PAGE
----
Background: The long-term results of endocardial and percutaneous epicardial catheter ablation of ventricular tachycardia (VT) in patients with structural heart disease are disappointing. Arrhythmia recurrence after ablation and VTs with an epicardial substrate remain a clinical challenge. The purpose of this manuscript is to elaborate on feasibility and potential advantages of a surgical hybrid ablation (i.e., combined endocardial and surgical epicardial ablation) based on our initial experience consisting of five cases.
Methods: Endocardial electro-anatomical voltage and activation maps were created (Carto, Biosense Webster, California, USA), and endocardial radiofrequency (RF) applications were applied at exit sites, low voltage areas and isthmi. Next, after surgical access, epicardial voltage and activation maps were produced in combination with visual assessment of the epicardial substrate. Epicardial low voltage areas, isthmi and exit sites were identified and ablated using RF energy.
Results: After the procedure, VT was non-inducible in 80% of the cases (4/5, in one case no induction was performed). No peri-procedural complications occurred. After a mean follow-up of 18 months, one patient remained in sinus rhythm without, and 2 with use of antiarrhythmic drugs. One patient needed a redo procedure after 21 months, and in one patient the amiodarone dose was raised because of 2 sustained VTs. After this additional treatment, both kept sinus rhythm.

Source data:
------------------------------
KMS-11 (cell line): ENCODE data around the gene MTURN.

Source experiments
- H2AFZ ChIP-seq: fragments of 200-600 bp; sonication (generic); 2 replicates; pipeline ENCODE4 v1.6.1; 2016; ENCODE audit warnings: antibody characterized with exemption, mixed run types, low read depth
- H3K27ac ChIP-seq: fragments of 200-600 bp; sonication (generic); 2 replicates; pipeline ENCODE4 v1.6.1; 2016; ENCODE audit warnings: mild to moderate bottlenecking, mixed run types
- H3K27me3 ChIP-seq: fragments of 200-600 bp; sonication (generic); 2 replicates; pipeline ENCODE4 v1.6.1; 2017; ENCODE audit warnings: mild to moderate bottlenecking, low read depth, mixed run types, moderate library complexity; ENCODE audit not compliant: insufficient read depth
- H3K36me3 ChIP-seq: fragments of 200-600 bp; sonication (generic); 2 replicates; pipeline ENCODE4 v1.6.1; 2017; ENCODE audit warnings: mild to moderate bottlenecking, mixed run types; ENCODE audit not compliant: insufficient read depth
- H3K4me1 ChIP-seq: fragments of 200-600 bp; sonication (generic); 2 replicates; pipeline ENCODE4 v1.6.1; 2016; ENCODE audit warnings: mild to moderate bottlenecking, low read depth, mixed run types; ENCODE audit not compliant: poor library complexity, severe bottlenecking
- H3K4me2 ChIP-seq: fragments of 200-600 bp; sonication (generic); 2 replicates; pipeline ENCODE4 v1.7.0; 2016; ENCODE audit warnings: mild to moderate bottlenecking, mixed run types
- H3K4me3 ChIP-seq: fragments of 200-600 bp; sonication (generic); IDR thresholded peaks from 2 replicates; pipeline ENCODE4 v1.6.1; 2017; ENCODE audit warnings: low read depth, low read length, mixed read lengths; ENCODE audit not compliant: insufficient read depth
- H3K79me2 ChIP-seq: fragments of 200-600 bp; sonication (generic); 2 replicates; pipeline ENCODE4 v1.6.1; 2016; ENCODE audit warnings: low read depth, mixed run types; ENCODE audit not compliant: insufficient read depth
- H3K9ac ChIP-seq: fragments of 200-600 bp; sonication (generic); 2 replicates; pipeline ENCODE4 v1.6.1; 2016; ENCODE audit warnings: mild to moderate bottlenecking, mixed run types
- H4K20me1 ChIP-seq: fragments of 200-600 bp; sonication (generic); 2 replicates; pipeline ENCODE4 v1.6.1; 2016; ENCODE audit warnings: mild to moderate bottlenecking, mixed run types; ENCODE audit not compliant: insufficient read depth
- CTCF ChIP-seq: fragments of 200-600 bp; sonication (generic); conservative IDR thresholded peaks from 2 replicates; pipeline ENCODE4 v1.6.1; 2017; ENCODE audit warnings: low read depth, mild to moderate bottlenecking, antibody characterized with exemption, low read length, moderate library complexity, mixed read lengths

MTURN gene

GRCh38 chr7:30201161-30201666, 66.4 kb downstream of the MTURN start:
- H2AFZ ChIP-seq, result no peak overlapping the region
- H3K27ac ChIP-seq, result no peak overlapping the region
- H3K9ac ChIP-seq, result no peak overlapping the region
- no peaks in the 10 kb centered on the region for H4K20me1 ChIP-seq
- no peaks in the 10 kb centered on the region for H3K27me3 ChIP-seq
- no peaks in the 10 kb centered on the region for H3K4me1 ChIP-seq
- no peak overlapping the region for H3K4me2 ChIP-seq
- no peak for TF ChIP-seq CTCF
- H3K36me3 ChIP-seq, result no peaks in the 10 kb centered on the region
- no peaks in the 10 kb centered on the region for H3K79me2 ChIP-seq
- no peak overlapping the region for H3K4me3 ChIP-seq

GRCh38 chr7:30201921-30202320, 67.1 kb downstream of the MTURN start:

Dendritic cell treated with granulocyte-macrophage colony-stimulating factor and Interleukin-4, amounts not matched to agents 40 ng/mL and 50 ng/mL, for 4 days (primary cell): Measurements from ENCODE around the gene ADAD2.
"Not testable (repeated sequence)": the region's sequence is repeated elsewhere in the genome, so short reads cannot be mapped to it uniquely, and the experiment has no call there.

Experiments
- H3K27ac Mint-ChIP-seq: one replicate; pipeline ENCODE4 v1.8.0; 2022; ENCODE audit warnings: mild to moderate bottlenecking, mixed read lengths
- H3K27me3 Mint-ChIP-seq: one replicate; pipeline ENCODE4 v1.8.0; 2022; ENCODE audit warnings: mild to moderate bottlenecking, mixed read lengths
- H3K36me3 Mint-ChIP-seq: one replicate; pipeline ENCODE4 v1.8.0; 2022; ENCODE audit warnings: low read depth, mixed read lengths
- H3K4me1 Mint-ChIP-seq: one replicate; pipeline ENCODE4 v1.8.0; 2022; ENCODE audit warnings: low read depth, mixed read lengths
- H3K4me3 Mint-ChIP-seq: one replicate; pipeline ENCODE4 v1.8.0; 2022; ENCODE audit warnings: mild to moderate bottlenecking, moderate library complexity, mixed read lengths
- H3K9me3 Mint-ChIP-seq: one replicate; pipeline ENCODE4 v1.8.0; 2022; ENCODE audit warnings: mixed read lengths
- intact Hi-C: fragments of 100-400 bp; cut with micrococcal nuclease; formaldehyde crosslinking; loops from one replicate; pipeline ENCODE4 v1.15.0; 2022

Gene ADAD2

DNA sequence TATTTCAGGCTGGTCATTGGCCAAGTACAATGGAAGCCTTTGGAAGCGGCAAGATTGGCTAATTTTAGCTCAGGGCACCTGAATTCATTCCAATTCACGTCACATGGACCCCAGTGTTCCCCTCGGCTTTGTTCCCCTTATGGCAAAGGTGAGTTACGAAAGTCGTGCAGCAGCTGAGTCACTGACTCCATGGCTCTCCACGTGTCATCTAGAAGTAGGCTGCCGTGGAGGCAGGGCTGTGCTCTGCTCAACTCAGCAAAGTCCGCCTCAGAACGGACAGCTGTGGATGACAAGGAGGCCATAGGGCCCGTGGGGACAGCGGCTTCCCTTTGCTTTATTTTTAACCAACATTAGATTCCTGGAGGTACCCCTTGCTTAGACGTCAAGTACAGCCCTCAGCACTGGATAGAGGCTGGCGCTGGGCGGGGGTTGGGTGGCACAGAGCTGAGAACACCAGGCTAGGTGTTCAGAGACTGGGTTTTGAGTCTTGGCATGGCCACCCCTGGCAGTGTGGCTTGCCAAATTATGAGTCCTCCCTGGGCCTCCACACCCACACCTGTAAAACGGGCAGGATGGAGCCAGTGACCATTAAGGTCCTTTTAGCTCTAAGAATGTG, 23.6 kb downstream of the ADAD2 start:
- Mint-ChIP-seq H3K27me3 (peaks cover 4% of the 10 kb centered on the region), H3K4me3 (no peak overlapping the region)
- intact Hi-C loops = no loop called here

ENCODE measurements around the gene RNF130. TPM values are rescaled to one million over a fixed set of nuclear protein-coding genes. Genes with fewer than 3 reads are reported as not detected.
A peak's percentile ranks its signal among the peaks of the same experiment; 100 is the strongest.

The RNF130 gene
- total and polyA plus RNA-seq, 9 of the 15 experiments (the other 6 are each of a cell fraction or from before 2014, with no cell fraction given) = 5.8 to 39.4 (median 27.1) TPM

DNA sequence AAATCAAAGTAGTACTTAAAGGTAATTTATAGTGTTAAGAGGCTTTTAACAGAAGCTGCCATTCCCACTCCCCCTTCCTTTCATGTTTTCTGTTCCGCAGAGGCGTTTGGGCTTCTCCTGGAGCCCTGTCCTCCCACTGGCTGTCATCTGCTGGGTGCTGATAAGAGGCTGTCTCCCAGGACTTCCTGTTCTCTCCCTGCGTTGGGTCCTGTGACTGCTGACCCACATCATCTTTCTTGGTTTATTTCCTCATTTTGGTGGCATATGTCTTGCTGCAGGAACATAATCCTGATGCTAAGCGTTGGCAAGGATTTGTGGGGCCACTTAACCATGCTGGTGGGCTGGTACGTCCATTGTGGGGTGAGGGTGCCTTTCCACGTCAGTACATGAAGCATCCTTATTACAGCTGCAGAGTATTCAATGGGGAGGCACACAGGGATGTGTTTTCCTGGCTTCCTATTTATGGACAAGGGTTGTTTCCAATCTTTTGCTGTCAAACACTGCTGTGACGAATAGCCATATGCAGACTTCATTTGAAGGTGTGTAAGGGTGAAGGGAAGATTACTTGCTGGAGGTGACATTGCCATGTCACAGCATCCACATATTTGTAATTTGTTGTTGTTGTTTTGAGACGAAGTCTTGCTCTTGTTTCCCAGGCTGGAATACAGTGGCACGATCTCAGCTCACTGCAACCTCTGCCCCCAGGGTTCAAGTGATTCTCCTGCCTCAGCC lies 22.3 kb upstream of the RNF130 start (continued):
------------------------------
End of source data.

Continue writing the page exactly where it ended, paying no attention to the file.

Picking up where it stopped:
Conclusions: Hybrid VT ablation is a safe and effective patient tailored procedure that comprises the major advantage of combining direct anatomical visualization and enhanced catheter stability with high-density 3D mapping. As a consequence, this procedure should be considered as a valid treatment option in complex VT management.